Scientists at Empa, the Swiss Federal Laboratories for Materials Science and Technology, have announced a record efficiency of 18.7 percent for flexible solar cells. The breakthrough is the result of control of the energy band gap grading in the copper indium gallium (di)selenide semiconductor (CIGS), which is the layer that absorbs light and converts it to electricity. The team used a novel low-temperature deposition technology, and controlled the vapor flux of elements during different stages of the evaporation process for growing the CIGS layer, to achieve this level of efficiency. Ayodhya N. Tiwari, who leads the research team, said, “We have thus shown that this low-temperature process is also applicable on low-cost metal foils such as aluminum or Mild-steel, achieving comparably high-efficiency cells and indicating a severe cost reduction potential with this technology.” Their work has been published in the journal Nature Materials.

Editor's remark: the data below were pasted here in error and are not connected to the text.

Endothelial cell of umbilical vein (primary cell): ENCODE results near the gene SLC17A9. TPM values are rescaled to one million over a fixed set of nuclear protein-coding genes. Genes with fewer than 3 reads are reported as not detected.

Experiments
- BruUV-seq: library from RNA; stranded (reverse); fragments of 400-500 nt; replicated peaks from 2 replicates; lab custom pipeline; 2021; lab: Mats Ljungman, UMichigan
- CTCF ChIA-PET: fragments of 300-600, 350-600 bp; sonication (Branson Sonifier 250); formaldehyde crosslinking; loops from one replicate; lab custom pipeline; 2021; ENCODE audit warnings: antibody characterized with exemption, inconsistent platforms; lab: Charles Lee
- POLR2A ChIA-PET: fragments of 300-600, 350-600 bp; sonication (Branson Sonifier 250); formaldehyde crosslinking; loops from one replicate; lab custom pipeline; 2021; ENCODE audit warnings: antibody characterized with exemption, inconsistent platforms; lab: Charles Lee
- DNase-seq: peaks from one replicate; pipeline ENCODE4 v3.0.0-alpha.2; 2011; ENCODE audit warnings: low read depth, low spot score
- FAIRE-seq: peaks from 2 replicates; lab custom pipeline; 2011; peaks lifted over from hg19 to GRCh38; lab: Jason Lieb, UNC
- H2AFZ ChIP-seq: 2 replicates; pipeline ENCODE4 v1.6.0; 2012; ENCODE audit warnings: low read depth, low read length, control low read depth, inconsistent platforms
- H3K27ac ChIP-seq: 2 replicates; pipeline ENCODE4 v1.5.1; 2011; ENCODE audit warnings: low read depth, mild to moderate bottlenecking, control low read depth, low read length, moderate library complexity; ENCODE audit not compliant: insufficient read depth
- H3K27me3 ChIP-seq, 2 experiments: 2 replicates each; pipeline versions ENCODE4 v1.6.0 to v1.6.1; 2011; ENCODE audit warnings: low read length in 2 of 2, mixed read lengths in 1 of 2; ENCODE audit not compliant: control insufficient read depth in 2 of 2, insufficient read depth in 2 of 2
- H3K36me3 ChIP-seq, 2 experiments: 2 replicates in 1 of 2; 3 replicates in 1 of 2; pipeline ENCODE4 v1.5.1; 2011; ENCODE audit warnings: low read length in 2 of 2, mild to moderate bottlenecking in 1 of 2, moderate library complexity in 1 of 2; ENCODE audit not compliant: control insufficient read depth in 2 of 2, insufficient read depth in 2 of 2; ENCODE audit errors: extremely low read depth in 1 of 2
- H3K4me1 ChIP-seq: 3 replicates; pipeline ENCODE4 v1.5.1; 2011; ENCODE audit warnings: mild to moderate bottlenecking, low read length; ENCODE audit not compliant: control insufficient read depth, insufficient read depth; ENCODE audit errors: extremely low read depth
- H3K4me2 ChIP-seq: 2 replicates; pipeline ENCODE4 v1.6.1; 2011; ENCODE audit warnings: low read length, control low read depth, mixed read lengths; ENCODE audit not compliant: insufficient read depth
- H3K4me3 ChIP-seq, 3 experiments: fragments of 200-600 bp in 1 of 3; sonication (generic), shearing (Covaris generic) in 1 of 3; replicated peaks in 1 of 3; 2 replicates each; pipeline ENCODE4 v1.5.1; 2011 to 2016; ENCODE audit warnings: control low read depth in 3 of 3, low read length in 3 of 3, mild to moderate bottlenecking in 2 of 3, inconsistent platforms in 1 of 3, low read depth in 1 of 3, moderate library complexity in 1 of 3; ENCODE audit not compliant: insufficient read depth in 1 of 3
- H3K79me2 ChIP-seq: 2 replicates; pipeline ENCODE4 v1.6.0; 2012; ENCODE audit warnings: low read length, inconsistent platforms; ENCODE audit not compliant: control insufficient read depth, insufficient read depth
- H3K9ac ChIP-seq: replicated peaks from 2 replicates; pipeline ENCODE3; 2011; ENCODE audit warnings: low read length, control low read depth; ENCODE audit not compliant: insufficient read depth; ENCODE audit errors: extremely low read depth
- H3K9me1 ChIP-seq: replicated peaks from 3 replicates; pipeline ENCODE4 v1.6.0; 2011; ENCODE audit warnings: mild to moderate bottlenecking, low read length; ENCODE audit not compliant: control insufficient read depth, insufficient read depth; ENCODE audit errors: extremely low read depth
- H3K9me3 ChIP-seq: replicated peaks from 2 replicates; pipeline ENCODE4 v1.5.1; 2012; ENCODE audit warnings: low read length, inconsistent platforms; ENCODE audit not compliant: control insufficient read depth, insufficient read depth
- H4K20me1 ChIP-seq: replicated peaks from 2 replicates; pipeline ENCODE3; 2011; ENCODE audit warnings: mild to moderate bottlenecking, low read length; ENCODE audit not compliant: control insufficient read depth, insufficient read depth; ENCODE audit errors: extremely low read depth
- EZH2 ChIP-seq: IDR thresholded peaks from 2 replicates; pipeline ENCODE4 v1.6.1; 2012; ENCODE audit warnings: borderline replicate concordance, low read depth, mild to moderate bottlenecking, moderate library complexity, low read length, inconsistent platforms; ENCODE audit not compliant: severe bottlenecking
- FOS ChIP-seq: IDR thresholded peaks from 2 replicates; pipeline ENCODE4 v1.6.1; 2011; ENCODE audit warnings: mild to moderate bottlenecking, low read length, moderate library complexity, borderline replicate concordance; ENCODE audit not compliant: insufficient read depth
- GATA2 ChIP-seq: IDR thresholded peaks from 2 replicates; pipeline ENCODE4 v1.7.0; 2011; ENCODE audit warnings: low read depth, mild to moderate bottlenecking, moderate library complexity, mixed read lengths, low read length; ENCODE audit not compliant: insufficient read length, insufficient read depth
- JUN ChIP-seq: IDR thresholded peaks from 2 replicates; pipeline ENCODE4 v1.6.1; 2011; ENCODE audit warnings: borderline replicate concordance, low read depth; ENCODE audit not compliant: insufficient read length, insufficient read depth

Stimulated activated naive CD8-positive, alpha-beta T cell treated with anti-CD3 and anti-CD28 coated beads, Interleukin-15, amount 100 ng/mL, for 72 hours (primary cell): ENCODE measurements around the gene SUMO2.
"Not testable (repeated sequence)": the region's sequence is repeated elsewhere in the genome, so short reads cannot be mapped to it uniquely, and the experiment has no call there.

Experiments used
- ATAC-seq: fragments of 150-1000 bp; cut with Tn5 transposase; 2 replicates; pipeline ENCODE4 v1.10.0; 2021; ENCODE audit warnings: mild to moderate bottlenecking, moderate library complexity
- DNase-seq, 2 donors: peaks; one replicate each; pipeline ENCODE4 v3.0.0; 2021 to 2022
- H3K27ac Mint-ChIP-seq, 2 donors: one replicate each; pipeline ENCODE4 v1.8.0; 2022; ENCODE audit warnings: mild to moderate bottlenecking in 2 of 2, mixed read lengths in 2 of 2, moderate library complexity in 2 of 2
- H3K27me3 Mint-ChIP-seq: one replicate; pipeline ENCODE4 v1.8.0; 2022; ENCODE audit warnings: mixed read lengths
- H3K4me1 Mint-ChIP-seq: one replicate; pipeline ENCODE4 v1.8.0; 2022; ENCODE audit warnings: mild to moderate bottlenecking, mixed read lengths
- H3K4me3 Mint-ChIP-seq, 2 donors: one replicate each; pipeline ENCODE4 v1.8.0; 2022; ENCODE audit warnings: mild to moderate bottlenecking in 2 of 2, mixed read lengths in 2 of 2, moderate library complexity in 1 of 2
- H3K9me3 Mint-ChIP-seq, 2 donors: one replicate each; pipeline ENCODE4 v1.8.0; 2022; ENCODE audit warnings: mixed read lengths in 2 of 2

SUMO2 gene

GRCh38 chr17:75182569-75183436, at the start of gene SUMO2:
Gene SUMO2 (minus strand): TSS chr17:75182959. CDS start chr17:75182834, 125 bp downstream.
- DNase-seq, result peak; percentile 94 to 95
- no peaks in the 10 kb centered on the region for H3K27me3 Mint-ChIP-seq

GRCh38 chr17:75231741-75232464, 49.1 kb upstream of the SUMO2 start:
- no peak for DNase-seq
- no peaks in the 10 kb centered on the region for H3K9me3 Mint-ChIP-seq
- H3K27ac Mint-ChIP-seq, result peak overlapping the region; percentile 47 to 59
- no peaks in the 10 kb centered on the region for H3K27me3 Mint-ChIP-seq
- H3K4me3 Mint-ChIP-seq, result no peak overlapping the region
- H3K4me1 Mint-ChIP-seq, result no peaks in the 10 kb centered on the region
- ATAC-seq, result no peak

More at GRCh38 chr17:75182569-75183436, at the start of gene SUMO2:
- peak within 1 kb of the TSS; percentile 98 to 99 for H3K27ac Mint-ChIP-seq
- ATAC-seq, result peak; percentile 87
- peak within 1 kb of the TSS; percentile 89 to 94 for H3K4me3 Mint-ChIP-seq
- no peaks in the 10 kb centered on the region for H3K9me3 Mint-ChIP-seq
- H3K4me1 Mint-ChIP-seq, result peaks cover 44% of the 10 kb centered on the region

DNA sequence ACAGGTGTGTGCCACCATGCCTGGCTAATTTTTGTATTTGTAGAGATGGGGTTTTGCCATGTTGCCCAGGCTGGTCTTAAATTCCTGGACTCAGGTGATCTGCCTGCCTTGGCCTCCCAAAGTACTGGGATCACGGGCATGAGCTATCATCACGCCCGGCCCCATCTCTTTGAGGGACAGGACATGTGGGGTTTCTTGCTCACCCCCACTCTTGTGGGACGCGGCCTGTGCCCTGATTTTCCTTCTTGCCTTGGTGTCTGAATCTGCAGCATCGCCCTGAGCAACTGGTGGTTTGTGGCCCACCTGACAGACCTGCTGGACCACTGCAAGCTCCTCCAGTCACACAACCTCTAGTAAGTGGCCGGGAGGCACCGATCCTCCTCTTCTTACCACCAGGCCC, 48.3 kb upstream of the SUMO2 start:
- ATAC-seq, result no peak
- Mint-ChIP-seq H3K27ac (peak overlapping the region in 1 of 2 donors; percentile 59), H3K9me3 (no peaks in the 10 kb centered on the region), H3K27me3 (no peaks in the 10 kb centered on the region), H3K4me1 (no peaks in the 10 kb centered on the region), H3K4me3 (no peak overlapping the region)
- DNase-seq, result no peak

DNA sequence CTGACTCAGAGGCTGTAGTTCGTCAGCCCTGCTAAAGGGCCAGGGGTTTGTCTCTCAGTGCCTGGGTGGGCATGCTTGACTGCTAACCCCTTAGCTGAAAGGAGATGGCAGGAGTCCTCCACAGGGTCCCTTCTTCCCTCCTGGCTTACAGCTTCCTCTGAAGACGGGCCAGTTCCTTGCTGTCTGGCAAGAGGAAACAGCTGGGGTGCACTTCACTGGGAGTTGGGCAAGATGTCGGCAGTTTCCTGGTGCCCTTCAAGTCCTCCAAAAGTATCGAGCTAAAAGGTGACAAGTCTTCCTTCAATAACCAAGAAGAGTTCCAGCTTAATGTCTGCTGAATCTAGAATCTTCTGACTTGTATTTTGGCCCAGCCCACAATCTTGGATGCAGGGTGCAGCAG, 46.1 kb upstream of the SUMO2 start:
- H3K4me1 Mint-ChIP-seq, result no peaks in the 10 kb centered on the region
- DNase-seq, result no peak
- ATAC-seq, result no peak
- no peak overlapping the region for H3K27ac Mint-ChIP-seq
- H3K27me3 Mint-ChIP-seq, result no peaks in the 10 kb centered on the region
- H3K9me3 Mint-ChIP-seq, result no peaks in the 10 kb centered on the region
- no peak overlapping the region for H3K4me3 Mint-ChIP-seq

Producing Flexible CIGS Solar Cells With Record Efficiency
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